Two years ago I liked the Minnesota Vikings to win Super Bowl LI.
Of course, they didn’t play in Super Bowl LI, and it should be noted that the pick for them to win it was made before the 2016 season started and before Teddy Bridgewater was lost for the season to an injury.
In response to the Bridgewater preseason injury, the Vikings acquired Sam Bradford from the Los Angeles Rams in exchange for their first pick in the 2017 draft and a fourth round selection this year. A pick, by the way, that could have been elevated to a second or third round selection based on Bradford’s stats in Minnesota.
At the time, I thought it was a good trade for the Vikings which gave them a chance to cash their outstanding defense with a top flight quarterback. One of my most reliable confidants, my son Kevin, took the other side of the virtues of the Vikings trade.
“It is a panic overreaction,” he tagged the Vikings front office move. “They just traded away the building blocks of a great team to try and salvage a lost cause this year,” Kevin concluded.
I stayed with my opinion that it was a good trade, but now, with the clarity of two seasons of actual results, we can all see the wisdom in Kevin’s appraisal at the time.
The Vikings haven’t won with Bradford behind center since he opened his career in Minnesota with five straight wins. He had a losing record after that start, and missed another season with injuries last year.
Even without the first round pick they had surrendered in the 2017 draft, the Vikings were good enough last season to advance to the National Football Conference Championship Game, a contest they lost to the eventual Super Bowl Champions in Philadelphia. Bradford had nothing to do with that success, and now that Minnesota has solidified their quarterback situation from a questionable trio that included Bridgewater, Bradford and the man no one knows that led them to their outstanding season last year, Case Keenum, we can clearly see they would have been better off if they never traded for Bradford.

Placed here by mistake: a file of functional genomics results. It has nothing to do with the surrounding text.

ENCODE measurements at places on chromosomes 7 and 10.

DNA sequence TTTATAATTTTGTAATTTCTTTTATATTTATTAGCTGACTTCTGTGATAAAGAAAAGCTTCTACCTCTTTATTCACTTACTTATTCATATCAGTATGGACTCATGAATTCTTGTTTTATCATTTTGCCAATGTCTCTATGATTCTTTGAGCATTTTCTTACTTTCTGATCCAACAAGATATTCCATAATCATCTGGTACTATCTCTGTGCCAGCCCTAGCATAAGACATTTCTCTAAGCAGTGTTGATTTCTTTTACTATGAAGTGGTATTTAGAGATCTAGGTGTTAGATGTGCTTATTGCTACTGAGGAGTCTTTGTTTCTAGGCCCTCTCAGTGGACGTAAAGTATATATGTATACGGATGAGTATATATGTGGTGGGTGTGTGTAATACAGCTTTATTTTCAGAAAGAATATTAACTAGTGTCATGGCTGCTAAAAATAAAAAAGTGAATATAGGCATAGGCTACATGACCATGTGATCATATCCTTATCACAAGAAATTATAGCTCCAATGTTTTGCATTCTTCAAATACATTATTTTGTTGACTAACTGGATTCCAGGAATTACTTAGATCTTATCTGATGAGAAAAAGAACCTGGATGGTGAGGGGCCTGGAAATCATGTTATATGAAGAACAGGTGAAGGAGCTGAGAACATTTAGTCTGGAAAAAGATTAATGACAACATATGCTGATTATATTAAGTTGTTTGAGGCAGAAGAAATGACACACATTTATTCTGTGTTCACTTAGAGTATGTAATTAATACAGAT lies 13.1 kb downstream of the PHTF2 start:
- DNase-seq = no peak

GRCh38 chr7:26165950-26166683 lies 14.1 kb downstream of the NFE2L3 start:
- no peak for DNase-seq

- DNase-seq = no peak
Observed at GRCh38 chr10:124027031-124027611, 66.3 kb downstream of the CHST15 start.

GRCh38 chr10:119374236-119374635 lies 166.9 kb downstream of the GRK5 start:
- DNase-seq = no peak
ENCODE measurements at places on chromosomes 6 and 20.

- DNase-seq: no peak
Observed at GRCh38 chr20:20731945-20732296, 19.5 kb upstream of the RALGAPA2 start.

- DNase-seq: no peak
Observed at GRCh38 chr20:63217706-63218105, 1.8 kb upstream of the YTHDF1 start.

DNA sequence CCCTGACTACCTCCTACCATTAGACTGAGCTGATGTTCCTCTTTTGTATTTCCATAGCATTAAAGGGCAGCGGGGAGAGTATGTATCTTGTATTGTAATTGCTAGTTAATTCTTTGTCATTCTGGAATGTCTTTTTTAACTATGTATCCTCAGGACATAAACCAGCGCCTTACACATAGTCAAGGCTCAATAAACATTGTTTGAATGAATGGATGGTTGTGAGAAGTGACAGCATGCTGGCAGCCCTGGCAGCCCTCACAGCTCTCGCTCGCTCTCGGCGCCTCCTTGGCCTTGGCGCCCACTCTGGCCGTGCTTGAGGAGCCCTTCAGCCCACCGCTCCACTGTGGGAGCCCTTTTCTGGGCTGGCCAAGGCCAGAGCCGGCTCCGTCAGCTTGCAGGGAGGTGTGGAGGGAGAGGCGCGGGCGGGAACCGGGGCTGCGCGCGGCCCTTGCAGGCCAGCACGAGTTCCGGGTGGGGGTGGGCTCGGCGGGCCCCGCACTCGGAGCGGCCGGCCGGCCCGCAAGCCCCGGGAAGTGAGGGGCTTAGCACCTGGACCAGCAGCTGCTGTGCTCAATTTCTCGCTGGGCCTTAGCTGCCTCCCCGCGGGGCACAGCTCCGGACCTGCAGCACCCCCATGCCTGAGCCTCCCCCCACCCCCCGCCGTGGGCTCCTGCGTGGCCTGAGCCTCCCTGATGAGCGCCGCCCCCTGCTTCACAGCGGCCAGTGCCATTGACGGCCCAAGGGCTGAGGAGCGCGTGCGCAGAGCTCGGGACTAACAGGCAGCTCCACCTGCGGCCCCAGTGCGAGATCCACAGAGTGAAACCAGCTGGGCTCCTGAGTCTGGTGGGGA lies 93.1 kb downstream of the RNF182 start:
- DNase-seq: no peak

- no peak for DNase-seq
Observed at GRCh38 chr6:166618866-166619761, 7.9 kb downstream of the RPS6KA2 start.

How much better could the Vikings be if they would have added a first round pick to their already rock solid defense or a first round offensive weapon to bolster newly acquired quarterback Kurt Cousin’s attack?
Cousins going to the Vikings is most intriguing given if he can combine high productivity with Minnesota’s already outstanding defense, Mike Zimmer’s team might be the winner in Super Bowl LIII. Cousin’s was also a savior for his former team in softening the blow of what otherwise could have been considered the worst draft results in NFL history.
The Washington Redskins selected Cousins in the fourth round of the 2012 National Football League Draft. That was the same year that Washington shipped two first round and one second round selection to the St. Louis Rams in exchange for shifting draft positions in that year’s first round. The Redskins moved up from the sixth pick to the second, and the Rams got the sixth pick in that year’s draft, first round picks in 2013 and 2014, and an additional second round pick in 2012.
With the second pick in the draft, and after ther Indianapolis Colts had made Andrew Luck the first player selected in 2012, the Redskins chose Baylor Quarterback Robert Griffin III. Michigan State's Cousins was selected 100 picks later.